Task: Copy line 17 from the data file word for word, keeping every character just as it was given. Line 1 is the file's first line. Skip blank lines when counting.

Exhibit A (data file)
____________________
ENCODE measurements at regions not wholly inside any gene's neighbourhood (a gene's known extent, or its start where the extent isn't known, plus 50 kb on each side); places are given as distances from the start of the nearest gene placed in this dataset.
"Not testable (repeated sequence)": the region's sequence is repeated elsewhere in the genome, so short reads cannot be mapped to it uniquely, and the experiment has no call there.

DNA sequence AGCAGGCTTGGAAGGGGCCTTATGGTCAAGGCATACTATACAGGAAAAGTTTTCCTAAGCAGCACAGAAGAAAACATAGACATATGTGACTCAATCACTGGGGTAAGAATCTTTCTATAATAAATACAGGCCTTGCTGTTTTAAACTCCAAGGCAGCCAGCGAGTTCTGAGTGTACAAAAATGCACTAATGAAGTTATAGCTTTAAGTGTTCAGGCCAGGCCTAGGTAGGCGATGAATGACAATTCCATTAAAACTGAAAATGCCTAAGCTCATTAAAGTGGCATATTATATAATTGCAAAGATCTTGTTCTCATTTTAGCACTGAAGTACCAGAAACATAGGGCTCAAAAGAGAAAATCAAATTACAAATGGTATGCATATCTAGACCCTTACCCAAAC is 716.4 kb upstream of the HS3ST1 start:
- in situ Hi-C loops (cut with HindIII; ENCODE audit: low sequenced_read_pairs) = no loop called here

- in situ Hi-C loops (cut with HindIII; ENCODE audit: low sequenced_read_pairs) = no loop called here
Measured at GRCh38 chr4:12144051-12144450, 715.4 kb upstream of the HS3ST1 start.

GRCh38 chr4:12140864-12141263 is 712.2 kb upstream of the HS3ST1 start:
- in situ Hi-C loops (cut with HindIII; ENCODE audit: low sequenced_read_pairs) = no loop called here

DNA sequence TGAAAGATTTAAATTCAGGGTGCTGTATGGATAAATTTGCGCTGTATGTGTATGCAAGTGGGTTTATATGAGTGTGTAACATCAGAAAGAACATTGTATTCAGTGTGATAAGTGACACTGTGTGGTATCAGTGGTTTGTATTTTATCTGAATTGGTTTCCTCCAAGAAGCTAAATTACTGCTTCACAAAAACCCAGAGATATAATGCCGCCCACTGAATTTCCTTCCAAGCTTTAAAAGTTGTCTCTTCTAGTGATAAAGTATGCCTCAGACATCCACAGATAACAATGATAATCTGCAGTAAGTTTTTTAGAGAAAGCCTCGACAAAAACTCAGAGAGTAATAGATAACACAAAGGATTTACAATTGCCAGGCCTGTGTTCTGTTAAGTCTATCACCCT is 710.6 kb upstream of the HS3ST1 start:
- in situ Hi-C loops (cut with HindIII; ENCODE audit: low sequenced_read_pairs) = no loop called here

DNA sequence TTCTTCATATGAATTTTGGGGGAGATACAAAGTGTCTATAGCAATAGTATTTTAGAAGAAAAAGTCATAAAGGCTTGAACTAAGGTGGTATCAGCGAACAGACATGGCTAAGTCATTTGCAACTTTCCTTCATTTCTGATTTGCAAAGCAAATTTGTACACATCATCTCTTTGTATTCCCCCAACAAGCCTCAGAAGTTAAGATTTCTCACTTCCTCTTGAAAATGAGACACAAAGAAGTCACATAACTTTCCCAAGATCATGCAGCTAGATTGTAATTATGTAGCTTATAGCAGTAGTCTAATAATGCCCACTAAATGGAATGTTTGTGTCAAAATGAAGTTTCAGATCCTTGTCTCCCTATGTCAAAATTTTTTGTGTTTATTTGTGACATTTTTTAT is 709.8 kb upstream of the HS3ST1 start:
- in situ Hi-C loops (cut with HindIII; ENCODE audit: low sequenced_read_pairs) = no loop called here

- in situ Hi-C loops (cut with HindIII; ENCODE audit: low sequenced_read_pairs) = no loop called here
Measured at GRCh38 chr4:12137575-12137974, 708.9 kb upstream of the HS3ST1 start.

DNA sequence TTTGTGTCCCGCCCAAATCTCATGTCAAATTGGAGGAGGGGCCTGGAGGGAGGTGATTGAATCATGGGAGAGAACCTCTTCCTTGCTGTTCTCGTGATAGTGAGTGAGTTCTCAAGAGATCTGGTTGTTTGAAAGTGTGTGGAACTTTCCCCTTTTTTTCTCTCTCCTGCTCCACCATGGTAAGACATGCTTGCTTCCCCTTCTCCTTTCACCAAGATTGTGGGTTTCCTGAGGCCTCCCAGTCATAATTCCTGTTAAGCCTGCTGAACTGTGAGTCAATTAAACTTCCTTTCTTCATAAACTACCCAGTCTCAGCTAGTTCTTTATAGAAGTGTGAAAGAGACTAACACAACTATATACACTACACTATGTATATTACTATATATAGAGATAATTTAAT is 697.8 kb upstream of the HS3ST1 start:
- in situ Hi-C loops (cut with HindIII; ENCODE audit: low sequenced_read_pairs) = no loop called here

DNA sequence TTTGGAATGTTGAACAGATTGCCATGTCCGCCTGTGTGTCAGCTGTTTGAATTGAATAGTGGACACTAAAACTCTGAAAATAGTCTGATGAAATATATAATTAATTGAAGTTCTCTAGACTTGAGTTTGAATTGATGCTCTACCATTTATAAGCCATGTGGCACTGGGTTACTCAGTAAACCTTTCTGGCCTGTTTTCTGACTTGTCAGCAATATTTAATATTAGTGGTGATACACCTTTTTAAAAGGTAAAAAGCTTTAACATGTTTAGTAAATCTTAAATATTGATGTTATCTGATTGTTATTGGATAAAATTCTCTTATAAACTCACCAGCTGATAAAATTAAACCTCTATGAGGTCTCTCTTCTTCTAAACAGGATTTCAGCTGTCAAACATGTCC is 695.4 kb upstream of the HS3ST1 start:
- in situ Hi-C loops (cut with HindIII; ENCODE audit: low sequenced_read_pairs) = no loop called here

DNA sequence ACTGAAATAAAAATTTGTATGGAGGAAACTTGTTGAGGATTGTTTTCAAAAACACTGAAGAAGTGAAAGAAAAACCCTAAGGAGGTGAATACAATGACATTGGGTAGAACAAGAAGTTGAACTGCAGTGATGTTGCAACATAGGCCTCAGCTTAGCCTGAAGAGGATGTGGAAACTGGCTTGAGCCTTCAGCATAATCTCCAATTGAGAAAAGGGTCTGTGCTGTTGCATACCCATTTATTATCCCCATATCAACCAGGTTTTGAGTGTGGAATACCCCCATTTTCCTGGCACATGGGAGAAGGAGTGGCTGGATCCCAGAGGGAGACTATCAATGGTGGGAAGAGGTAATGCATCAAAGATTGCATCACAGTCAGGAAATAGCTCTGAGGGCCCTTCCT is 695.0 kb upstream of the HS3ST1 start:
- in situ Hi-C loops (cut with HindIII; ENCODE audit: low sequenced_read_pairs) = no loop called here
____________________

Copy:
DNA sequence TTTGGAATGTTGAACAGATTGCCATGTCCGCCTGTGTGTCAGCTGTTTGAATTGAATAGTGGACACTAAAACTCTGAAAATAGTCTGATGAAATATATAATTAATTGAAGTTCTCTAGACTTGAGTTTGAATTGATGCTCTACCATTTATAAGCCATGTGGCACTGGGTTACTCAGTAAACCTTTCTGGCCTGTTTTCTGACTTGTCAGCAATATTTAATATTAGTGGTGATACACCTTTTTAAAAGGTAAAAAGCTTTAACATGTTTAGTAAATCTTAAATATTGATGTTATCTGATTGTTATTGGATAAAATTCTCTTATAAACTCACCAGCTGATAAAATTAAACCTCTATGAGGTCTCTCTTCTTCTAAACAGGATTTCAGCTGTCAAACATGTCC is 695.4 kb upstream of the HS3ST1 start: